As a general rule, then, the lyrics defy criticism; sometimes even the nonsense becomes too constricting and the band resort to the first noises they can muster, from the siren-like "woo woo woo woo" in "Split" to the grunts and animal calls of "Outburst" to the now incredibly politically incorrect Indian calls that seem for a while like they're going to be the only vocals in "Dolly Dollar" (the referee's whistle in "Hitch-Hike" and the pinched saxophone squeals in "Igel" differ from the above only in cramming a device between the mouth and the microphone). The band's early sides, which were more or less in line with the low-fi punk of the day, took relatively sparse advantage of that adventurousness, which eventually seeped into the instrumental foundation of the songs and began taking center stage as LiLiPUT evolved and added a "post-" to their punk. Most of the band's later material, beginning with the start of disc two, seems to be without movement and dynamics in the traditional sense. Instead, as in the prototypical "Ü," they hit a groove of sorts and then set it on indefinite repeat, embellishing it without altering the chord progression or whatever riff the guitar happens to be playing ("Ring-a-ding-dong" carries this to the extreme, based as it is around the same guitar figure as "The Jatz" two songs prior). LiLiPUT tends, especially in those later tracks, to be fairly rhythm-heavy; many songs are carried by bass and drums, with guitar and the occasional saxophone adding noises but not really taking on any standard harmonic role. "Tong Tong" is the logical conclusion of this pursuit, with a title that is simultaneously the only words and the only sounds that any of its instruments make.
Intriguing ideas, to be sure, but with few exceptions, including the typhonic "Eiseger Wind" and the backwards-beat "DC-10," there isn't much that seems to stick beyond its allotted duration. For those not attuned to what LiLiPUT are up to, cramming everything together in one place makes for one long wash with little differentiation between tracks in a way that, say, the Buzzcocks never suffered in the half-as-long-again Product. On the other hand, there's no denying that LiLiPUT developed their own aesthetic, boldly staking their claim on the postpunk landscape in the hopes that others would choose to set up camp under their flag. Neither a rock-critic hoax nor the apotheosis of punk rock, LiLiPUT appears in the final analysis to be a band that had their moment but never capitalized on it and who were never quite as important as they should have been. Unless they were. If that's the case, LiLiPUT isn't the band's legacy but its gravestone. (MH)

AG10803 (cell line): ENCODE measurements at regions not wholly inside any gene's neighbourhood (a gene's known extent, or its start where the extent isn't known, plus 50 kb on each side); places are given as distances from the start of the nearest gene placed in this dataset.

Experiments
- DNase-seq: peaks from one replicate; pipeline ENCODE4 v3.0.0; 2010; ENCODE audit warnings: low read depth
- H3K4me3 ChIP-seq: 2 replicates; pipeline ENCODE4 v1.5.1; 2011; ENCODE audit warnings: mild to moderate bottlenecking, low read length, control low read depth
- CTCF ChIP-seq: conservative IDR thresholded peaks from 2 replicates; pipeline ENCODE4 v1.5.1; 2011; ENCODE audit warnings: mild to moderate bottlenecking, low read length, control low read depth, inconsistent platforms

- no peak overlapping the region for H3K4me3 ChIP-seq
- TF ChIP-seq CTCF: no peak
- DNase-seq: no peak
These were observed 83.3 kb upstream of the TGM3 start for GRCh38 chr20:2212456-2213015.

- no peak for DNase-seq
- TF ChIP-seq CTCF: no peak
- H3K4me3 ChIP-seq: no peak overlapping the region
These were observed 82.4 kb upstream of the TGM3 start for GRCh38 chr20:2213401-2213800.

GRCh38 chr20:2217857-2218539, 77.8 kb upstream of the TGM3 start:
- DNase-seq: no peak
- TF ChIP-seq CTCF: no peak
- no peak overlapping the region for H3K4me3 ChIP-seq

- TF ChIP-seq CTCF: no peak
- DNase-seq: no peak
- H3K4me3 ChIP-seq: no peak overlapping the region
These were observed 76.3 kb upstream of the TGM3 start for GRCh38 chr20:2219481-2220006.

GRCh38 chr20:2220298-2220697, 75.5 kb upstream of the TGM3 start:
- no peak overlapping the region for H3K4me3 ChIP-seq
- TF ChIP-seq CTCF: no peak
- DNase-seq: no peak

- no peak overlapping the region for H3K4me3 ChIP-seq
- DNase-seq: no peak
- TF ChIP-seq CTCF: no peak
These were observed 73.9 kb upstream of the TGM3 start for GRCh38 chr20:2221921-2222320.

(Kill Rock Stars -- 120 NE State Ave. #418, Olympia, WA. 98501; firstname.lastname@example.org; http://www.killrockstars.com/)
Madison, Wisconsin's Klipstein has a way with labyrinthine melodies which spiral endlessly through shifts in mood and tempo, and his verses are about twice as melodic as most people's choruses. The guitar tones are a bit Weezer-ish in spots, and the structure of most songs follows a "quiet jangly verse -- anthemic fuzztone chorus" pattern that sounds very Nirvana-ish. Klipstein's voice is a breathy, slightly geeky Donovan-esque whisper that is quite attractive, and his songs call out for a wide screen production, something this decently-recorded CD doesn't quite posses.
The melodies, however, more than make up for the average recording quality. Track nine, "Embrianna, Lady Baltimore," is a six-minute pop opera that packs in more melodies, rhythmic shifts and power chord riffs than a barrel of Cheap Trick albums. This track is the highlight of this record -- it begins as a full-on rocker with one of Klipstein's endlessly evolving melodies, then keeps shifting gears into mellower moods before ending as a spacy, pastoral, folk-rock-ish ditty full of chiming guitars and a delicate Donovan-meets-Incredible String Band flavor.
Nothing else on this CD hits that level of inspired ambition, not even the hiphop tracks, where Klipstein's rapping manages to make Cex sound like Kool Moe Dee. "Golden Sky" comes close to "Embrianna"'s sweep, with its waltzing rhythm and "Hurdy Gurdy Man" vocal mannerisms that culminating in a Nirvana-esque "Sabbath wearing a tutu" workout full of grunge guitars, violin and Klipstein's soaring falsetto. (CPz)
(Crustacean Records -- P.O. Box 370156, Milwaukee, WI. 53237; email@example.com; http://www.crustaceanrecords.com/; Ivan Klipstein -- http://www.ivanklipstein.com/)